16:00:00 - 17:30:00,
Tuesday 15 November, 2011
The rise of social networks like Facebook and Twitter allied to the ubiquity of connected mobile phones have combined to create powerful new networks in which information can be created and shared instantly, without the involvement of traditional media gatekeepers like newspapers and broadcasters.
From the Arab spring to phone hacking, the super injunctions and the London riots, the range and pace of information is putting governments, lawyers and media organisations on the back foot.
As mainstream media loses its monopoly of both the creation of news and its distribution, we are entering a new age where professional and amateur version of events vie for attention, where editors and reporters need to work harder than ever to gain and maintain trust.
News organisations are often no longer the first to publish the news, but research suggests that their agendas and discussions continue to shape conversations around major news stories. News correspondents and columnists are gaining new authority and influence through their expert use of social media. Some are becoming ‘network nodes’ attracting significant audiences of their own, independently of their parent brands.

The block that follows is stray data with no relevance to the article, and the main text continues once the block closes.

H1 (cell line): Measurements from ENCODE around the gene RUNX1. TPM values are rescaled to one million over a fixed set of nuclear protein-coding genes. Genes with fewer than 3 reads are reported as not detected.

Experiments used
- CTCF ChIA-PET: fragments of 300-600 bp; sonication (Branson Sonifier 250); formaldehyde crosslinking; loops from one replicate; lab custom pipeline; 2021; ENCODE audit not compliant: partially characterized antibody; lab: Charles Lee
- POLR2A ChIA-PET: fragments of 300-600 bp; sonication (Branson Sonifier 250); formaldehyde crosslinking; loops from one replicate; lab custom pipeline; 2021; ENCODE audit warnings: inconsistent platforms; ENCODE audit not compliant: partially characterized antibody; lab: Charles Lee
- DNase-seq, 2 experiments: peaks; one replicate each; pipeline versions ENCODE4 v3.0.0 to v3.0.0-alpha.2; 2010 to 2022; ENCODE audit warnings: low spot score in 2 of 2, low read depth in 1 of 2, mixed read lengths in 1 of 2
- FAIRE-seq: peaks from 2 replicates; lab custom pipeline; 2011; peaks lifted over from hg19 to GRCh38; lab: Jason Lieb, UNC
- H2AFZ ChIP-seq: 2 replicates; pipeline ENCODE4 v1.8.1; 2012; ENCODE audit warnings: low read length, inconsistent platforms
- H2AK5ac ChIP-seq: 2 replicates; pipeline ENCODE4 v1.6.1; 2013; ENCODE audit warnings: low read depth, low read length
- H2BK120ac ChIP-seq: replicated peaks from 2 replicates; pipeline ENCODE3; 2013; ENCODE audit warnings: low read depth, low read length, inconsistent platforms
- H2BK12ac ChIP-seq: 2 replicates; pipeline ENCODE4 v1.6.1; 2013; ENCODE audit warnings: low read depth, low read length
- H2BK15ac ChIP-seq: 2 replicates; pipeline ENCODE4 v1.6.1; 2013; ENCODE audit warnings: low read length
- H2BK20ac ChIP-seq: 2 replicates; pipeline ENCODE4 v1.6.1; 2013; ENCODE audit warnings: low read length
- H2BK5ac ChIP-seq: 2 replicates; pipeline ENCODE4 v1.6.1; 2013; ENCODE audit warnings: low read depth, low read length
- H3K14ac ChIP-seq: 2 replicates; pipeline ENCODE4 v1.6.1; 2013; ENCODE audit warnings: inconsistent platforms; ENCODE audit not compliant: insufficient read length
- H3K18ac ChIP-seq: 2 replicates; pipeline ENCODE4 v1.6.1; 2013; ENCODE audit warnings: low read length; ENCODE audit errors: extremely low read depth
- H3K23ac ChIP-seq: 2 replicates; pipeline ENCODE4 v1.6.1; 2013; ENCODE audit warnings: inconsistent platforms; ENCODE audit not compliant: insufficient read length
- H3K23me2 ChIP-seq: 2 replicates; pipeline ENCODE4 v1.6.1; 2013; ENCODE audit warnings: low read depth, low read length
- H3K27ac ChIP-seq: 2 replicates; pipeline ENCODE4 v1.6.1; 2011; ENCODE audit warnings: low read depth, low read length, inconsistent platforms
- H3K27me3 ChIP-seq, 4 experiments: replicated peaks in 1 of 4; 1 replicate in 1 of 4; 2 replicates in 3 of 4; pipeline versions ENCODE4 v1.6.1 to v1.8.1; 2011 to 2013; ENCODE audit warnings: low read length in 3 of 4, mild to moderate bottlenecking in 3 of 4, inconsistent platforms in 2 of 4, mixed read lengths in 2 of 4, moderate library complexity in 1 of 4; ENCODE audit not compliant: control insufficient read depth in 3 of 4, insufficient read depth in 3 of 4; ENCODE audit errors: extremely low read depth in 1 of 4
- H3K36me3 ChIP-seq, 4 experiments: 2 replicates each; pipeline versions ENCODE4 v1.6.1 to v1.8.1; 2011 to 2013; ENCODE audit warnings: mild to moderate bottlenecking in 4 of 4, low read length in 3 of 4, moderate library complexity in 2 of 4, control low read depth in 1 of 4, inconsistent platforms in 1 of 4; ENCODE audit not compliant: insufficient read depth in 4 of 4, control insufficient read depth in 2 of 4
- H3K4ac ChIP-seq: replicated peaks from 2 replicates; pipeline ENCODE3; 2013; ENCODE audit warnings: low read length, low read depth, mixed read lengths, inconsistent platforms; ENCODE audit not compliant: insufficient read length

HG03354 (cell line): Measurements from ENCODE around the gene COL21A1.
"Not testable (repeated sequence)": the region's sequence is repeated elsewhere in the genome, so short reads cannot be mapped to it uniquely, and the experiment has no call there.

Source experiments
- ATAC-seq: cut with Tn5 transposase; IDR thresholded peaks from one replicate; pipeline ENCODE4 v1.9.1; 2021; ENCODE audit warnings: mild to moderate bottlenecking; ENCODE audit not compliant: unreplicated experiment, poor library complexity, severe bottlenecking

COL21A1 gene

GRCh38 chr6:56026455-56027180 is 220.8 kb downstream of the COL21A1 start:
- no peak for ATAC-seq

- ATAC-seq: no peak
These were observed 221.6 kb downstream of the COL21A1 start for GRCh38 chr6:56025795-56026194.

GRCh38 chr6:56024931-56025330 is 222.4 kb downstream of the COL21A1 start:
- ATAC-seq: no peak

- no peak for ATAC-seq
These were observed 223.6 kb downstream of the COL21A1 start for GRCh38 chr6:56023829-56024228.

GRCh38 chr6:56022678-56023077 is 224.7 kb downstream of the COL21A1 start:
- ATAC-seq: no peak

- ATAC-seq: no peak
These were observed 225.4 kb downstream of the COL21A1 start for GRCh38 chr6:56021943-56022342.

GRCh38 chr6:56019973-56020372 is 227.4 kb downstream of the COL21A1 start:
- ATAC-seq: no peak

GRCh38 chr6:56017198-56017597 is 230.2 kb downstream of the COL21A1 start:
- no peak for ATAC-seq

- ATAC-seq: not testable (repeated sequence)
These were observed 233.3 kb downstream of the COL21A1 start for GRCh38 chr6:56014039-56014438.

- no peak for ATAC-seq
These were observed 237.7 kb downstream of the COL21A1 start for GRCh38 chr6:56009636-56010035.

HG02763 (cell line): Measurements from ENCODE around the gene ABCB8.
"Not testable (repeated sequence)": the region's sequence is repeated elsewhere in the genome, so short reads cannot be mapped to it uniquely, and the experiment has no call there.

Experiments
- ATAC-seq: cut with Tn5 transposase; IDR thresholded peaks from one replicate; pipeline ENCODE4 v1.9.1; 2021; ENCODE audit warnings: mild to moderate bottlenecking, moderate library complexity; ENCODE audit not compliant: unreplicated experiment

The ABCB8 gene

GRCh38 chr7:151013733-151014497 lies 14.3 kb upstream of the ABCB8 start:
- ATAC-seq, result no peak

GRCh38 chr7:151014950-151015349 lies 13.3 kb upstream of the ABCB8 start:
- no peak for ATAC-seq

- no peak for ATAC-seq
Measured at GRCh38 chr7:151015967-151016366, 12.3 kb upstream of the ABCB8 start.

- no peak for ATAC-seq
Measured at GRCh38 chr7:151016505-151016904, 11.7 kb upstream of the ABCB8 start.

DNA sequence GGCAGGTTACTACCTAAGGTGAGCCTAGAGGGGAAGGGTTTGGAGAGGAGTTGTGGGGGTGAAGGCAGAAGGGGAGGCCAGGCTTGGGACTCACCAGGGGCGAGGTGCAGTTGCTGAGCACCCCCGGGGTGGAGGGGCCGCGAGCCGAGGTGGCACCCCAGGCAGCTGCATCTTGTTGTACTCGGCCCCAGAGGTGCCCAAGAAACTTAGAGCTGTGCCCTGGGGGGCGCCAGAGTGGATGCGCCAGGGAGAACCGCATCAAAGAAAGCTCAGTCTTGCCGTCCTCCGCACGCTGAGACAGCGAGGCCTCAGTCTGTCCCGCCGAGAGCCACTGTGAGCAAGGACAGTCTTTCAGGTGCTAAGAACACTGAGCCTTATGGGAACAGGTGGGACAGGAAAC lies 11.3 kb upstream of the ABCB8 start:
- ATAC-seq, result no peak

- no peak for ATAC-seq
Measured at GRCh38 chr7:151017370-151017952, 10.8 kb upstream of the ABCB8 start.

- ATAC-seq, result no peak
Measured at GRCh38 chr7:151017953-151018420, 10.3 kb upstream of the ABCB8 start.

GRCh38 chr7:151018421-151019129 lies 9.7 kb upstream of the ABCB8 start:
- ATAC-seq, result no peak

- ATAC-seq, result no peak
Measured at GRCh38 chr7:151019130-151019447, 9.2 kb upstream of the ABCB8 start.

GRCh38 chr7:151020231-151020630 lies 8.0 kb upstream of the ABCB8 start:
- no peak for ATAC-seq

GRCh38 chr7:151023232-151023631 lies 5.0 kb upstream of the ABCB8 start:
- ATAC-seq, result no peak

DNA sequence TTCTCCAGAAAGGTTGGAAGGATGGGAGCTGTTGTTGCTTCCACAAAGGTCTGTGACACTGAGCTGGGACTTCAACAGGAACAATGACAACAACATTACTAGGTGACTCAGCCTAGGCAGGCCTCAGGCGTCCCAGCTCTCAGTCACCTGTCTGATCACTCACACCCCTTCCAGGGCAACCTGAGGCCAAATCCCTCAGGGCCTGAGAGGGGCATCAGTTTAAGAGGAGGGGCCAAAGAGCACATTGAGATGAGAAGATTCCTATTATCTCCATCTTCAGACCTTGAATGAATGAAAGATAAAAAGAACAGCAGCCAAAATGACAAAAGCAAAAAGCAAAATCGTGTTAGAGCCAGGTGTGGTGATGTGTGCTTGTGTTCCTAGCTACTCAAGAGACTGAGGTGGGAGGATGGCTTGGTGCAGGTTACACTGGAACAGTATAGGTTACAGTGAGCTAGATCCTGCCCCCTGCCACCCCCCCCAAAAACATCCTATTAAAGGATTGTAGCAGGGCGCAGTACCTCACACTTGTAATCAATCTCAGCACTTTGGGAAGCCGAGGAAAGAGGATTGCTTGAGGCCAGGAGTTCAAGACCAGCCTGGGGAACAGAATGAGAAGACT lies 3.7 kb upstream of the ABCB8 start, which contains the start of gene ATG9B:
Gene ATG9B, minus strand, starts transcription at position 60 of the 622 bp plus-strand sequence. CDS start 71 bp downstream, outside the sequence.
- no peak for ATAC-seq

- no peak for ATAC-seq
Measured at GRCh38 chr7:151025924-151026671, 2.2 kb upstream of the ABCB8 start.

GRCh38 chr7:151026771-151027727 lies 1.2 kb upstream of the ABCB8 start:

But as newsrooms begin to get to grips with social media, it is only now that boardrooms are getting to grips with the potential disruption to business models. They are struggling to square the circle between using these new powerful open networks to drive traffic and engagement whilst maximising commercial revenues on their own websites.
This lecture is part of a public series on “Society and the Internet”, run by the OII. The series will continue in Hilary (spring) term.
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- Name: Dr Nic Newman
- Affiliation: Visiting Fellow, Reuters Institute for the Study of Journalism, University
- URL: http://reutersinstitute.politics.ox.ac.uk/fellowships/visiting/current-visiting-fellows/nic-newman.html